Association between lipoprotein(a) (Lp(a)) levels and Lp(a) genetic variants with coronary artery calcification

Background: To examine the association between lipoprotein(a) (Lp(a)) levels, LPA (rs10455872 and rs3798220) and IL1F9 (rs13415097) single nucleotide polymorphisms (SNPs) with coronary artery calcification (CAC), an important predictor for coronary artery disease (CAD).

Methods: We used data from 3799 (mean age ± SD: 59.0 ± 7.7 years, 47.1% men) Heinz Nixdorf Recall study participants. We applied linear regression models to explore the relation between the log-transformed Lp(a) levels and LPA and IL1F9 SNPs with loge (CAC + 1). The association between the SNPs and log-transformed Lp(a) levels was further assessed using linear regression. The models were adjusted for age and sex (Model 1) and additionally for Lp(a) levels (Model 2).

Results: We observed a statistically significant association between log-transformed Lp(a) levels and CAC (Model 1: beta per log-unit increase in Lp(a) levels = 0.11; 95% confidence interval [95% CI] [0.04; 0.18], p = 0.002). Furthermore, the LPA SNP rs10455872 showed a statistically significant association with CAC (Model 1: beta per allele = 0.37 [0.14; 0.61], p = 0.002). The association between rs10455872 and CAC was attenuated after adjustment for Lp(a) levels (Model 2: beta per allele = 0.26 [- 0.01; 0.53], p = 0.06). Both LPA SNPs also showed a statistically significant association with Lp(a) levels (Model 1: betars10455872 per allele: 1.56 [1.46; 1.65], p < 0.0001 and betars3798220 per allele: 1.51 [1.33; 1.69], p < 0.0001)). The Mendelian randomization analysis showed that Lp(a) is a causal risk factor for CAC (estimate per log-unit increase in Lp(a) levels (95% CI), p: 0.27 [0.11; 0.44], p = 0.001). The IL1F9 SNP did not show any statistically significant association with Lp(a) levels or with CAC.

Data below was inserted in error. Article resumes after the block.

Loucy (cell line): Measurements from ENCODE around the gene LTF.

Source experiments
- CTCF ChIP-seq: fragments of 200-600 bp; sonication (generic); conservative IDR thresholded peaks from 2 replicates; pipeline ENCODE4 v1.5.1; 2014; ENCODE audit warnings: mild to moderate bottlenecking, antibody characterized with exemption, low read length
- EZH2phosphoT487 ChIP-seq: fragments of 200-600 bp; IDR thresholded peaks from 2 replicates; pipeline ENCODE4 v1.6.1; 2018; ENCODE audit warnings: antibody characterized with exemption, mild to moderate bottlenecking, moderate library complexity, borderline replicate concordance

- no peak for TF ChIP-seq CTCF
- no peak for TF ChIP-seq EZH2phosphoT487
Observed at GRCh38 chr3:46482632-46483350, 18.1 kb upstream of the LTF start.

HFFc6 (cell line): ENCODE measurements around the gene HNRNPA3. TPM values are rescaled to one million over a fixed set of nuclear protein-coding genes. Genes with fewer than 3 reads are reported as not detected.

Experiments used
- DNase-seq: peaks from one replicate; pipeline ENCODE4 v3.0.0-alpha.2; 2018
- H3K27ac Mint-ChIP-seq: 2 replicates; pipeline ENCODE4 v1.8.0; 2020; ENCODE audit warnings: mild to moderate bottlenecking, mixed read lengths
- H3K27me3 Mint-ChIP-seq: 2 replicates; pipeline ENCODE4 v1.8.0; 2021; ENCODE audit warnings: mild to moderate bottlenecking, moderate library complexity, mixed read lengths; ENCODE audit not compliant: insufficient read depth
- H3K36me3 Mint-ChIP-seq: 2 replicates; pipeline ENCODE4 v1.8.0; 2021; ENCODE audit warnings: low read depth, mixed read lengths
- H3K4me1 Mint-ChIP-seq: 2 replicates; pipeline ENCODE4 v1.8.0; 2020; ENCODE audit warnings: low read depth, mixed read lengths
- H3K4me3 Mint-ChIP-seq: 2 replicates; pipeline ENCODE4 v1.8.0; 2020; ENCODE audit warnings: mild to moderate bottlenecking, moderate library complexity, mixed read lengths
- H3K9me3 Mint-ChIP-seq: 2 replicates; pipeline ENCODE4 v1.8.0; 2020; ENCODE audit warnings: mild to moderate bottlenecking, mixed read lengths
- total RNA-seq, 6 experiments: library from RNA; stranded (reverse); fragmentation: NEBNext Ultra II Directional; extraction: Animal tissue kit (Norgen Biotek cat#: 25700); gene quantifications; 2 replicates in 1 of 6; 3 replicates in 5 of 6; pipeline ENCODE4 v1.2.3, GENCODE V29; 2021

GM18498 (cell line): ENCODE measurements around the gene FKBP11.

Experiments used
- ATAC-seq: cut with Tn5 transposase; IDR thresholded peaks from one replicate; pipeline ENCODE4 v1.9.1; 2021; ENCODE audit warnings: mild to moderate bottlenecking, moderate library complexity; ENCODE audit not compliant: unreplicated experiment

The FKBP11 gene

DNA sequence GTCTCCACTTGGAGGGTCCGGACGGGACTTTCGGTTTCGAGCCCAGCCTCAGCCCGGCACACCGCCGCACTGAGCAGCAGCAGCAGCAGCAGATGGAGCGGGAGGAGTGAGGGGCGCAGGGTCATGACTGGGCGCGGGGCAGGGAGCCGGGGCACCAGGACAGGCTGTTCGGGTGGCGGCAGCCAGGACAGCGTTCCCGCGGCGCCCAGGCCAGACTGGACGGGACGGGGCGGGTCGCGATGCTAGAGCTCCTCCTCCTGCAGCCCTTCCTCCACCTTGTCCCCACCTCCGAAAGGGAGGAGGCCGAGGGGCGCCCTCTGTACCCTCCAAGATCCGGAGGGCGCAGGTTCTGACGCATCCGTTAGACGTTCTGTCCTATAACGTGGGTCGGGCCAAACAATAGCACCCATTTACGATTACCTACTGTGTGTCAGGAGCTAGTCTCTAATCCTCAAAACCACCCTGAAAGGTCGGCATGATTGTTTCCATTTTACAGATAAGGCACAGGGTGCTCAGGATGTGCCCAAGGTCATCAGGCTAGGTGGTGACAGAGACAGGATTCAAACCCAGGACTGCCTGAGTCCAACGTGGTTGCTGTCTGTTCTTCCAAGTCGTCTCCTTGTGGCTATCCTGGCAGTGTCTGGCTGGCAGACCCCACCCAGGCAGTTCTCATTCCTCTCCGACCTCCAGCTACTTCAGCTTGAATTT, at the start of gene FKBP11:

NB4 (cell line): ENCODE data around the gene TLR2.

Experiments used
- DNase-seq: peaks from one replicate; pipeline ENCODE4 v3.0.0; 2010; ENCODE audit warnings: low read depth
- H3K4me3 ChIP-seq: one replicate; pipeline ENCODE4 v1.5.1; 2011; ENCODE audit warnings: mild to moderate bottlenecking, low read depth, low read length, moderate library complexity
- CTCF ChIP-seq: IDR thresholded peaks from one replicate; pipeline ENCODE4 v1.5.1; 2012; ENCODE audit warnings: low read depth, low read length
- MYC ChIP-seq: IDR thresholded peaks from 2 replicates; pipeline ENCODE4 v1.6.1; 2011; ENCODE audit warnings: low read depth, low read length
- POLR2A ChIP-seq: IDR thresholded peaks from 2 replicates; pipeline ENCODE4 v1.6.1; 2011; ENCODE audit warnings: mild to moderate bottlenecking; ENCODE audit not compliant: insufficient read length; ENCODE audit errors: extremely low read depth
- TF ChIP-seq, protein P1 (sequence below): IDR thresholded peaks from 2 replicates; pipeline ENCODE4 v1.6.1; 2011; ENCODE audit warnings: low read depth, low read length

Conclusions: We provide evidence for the association of LPA rs10455872 with higher levels of Lp(a) and CAC in our study. The results of our study suggest that rs10455872, mediated by Lp(a) levels, might play a role in promoting the development of atherosclerosis leading to cardiovascular disease events.


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